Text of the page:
“Rejoicing in hope; patient in tribulation; continuing instant in prayer.”

         “Rejoicing in hope”
         Literally::  “In hope, rejoicing.”–In hope that the glory of
God shall shortly be revealed to each faithful follower of Christ

                 HOPE:  (Grk.–elpizô)–Literally:  “hope for; hope in; expect.”

         That is, in the hope of eternal life and glory which the Gospel produces (see notes on 5:2). In hope of that glory of God that to each faithful follower of Christ shall shortly be revealed. Hopeful, and therefore rejoicing in that prospect.  This should be the purpose of every believer.  The circumstances of the believer may not warrant rejoicing.  In fact, the very opposite may be true; but he sees the future, and in the open projects himself into other circumstances which are more favorable.
         Here it is more lively to retain the order and the verbs of the original: “In hope, rejoicing; in tribulation, enduring; in prayer, persevering. Each of these exercises helps the other.  Paul next directs the converted Romans how they should manage themselves under afflictions; namely, to endure them patiently, to rejoice in hope of present deliverance, or future happiness; and, in order for both, to be much in the duty of prayer.

         “patient in tribulation”
         Literally:  “In affliction, enduring.”  In tribulation, patiently enduring all that may be appointed.

Christians may be enabled to do this by the sustaining influence of their hope of future glory; of being admitted to that world where there shall be no more death, and where all tears shall be wiped away from their eyes, (Rev. 21:4; 7:17). Comp. James 1:4. See the influence of hope in sustaining us in affliction more fully considered in the Notes on 8:18-28.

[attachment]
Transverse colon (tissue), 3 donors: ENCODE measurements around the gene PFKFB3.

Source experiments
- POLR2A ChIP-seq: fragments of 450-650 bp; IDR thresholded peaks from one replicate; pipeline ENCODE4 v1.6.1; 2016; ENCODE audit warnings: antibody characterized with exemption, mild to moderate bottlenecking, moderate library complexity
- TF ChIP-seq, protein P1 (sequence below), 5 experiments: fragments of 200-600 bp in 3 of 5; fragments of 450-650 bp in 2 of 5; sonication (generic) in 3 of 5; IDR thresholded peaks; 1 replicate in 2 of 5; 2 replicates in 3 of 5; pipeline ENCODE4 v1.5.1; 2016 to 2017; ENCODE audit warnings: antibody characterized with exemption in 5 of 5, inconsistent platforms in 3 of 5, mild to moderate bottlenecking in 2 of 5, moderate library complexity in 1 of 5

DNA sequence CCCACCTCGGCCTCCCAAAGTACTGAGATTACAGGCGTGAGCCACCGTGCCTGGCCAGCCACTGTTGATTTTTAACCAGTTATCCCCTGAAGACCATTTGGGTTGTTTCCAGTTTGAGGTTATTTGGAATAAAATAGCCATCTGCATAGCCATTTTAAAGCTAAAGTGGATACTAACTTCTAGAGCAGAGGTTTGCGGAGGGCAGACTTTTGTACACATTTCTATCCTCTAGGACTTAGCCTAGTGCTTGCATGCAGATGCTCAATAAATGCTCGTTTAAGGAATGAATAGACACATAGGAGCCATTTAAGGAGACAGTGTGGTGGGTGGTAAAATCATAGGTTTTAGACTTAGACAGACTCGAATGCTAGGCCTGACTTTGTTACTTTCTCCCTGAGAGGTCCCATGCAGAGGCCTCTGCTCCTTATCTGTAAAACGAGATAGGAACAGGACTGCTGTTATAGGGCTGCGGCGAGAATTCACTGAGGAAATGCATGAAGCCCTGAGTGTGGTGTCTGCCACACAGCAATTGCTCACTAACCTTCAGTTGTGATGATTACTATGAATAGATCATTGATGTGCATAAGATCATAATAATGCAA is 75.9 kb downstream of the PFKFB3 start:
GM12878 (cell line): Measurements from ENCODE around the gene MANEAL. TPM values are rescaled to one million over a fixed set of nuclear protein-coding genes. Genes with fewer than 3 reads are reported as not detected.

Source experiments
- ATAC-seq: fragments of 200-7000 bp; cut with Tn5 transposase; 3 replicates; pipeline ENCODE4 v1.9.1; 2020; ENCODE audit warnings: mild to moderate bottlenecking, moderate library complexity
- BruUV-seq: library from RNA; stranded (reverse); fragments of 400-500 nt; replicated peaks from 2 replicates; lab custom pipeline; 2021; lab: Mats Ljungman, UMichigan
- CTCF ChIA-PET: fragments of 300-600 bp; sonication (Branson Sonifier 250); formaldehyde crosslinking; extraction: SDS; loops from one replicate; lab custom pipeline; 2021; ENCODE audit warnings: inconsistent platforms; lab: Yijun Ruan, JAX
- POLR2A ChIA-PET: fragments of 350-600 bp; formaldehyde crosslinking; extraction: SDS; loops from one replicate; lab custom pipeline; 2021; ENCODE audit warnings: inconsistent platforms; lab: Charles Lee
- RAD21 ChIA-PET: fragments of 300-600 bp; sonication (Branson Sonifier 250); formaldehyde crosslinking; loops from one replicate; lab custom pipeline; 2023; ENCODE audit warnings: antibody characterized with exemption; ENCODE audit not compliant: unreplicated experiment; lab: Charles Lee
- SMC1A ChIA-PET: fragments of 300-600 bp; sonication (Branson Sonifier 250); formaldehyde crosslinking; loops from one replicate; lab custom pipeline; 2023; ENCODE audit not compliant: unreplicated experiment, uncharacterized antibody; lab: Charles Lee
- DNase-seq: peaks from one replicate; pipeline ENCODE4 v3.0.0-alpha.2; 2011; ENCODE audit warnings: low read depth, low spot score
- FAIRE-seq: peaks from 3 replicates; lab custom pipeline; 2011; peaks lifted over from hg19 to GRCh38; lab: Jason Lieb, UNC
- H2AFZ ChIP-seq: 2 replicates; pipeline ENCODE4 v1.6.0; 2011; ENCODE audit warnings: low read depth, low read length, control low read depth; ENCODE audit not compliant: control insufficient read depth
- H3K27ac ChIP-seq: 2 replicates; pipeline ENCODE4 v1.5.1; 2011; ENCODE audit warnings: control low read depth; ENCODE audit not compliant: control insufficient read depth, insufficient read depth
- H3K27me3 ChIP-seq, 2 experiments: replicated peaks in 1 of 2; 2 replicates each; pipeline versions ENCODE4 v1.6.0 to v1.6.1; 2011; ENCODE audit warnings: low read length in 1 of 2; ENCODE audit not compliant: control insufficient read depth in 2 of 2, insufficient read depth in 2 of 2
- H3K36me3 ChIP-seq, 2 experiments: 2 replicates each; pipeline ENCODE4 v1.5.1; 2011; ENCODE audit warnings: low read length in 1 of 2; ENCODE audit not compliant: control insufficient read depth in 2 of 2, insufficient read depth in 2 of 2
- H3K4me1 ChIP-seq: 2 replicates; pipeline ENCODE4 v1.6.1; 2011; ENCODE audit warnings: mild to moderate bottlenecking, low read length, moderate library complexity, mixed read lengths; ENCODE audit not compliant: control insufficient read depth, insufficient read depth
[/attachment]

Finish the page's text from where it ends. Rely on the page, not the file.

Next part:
TRIBULATION:  (Grk.–thlipsis)–Literally:  “affliction, trouble, distress, suffering”.

Remembering that what you suffer as Christians you suffer for Christ's sake; and it is to His honor, and the honor of your Christian profession, that you suffer it with an even mind. Patient in sorrow, suffering and persecution. Patience implies steadfastness. Since our “hope” of glory is so assured that it is a rejoicing hope, we shall find the spirit of “endurance in tribulation” natural and easy; but since it is “prayer,” which strengthens the faith that gives hope and lifts it up into an assured and joyful expectancy, and since our patience in tribulation is fed by this, it will be seen that all depends on our “perseverance in prayer.”

         “continuing instant in prayer”
         Literally:  “In prayer, steadfastly continuing.”  That is, steadfastly persevering; that is, to give constant attention to a thing, to be devoted or constant to one. 

         Making the most fervent and intense application to the Throne of Grace for the light and power of the Holy Spirit; without which you can neither abhor evil, do good, love the brethren, entertain a comfortable hope, nor bear up patiently under the tribulations and ills of life. That is, be persevering in prayer. (See Col. 4:2). 
        The meaning of this direction is that in order to rightly discharge the duties of the Christian life, and especially to maintain a joyful hope and be sustained in the midst of afflictions, it is necessary to cherish a spirit of prayer, and to live near to God.  How often a Christian should pray, the Scriptures do not inform us .  We are told that David prayed seven times a day, (Psa. 119:164) and that Daniel was accustomed to pray three times a day, (Daniel 6:10).   Regarding our Savior, we have several instances of His praying mentioned; and the same of the apostles, The following rules, perhaps, may guide us in this:
1.      Every Christian should have some time allotted for this service, and some place where he may be alone with God.
2.      It is not easy, perhaps even impossible, to maintain a life of faithfulness without regular habits of secret devotion.